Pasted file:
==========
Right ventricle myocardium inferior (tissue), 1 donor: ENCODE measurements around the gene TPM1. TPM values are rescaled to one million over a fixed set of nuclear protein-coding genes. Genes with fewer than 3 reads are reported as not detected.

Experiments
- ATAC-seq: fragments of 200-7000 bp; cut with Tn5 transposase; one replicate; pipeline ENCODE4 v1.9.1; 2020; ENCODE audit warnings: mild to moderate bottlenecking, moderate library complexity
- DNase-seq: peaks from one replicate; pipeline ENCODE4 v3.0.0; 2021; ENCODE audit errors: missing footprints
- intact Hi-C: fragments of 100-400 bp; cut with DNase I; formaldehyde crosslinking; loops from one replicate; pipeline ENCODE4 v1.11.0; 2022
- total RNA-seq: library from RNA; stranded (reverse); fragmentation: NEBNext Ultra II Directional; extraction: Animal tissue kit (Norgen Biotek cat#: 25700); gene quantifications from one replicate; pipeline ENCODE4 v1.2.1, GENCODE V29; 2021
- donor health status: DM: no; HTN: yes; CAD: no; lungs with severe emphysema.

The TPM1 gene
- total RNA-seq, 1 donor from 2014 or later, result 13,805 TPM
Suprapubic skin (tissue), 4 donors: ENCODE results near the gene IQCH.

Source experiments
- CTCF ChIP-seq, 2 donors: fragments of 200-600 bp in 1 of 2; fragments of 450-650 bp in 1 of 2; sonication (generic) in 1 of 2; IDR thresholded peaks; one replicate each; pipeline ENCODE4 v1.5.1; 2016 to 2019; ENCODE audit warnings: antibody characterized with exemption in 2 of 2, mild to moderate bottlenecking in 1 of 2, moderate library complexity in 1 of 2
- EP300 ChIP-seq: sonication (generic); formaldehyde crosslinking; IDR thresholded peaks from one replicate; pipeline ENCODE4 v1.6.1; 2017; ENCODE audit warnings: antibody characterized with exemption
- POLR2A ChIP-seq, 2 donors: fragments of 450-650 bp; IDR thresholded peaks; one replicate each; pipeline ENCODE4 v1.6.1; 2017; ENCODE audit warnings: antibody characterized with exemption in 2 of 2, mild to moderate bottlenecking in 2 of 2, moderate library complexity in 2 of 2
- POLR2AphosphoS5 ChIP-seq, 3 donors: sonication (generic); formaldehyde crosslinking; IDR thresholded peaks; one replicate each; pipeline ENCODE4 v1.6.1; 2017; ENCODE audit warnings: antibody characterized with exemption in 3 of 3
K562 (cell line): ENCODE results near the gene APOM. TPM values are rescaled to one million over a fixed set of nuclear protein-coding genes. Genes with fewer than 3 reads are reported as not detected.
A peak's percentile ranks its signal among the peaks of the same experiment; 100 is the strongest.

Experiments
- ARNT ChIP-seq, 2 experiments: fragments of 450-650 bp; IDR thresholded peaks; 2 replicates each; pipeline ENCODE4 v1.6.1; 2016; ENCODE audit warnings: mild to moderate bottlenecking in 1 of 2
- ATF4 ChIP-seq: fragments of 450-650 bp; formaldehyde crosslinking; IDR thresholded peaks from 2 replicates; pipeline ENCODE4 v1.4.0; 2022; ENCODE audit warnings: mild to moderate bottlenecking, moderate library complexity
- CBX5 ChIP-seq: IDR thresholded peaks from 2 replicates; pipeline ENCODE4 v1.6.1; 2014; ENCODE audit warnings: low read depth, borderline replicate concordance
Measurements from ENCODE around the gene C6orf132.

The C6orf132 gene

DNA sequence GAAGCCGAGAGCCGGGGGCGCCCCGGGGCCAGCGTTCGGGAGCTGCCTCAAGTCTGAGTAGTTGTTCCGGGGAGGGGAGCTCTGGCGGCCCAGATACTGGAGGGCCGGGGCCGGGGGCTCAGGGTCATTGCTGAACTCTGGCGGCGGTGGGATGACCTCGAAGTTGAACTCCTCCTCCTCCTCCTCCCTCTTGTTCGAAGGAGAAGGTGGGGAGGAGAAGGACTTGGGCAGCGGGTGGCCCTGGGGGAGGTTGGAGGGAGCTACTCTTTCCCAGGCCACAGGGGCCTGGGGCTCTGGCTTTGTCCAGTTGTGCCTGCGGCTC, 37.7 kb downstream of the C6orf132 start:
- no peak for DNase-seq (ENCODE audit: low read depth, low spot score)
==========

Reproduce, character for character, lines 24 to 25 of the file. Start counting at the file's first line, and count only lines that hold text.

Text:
DNA sequence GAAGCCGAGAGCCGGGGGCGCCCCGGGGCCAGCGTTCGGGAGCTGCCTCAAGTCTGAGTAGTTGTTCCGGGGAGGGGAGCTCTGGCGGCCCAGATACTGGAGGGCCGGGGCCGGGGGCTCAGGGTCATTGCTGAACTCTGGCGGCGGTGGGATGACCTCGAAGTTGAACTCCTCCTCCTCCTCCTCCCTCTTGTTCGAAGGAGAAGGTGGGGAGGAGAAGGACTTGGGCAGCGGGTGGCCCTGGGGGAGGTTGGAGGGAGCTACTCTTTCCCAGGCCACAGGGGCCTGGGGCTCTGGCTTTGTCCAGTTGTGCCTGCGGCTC, 37.7 kb downstream of the C6orf132 start:
- no peak for DNase-seq (ENCODE audit: low read depth, low spot score)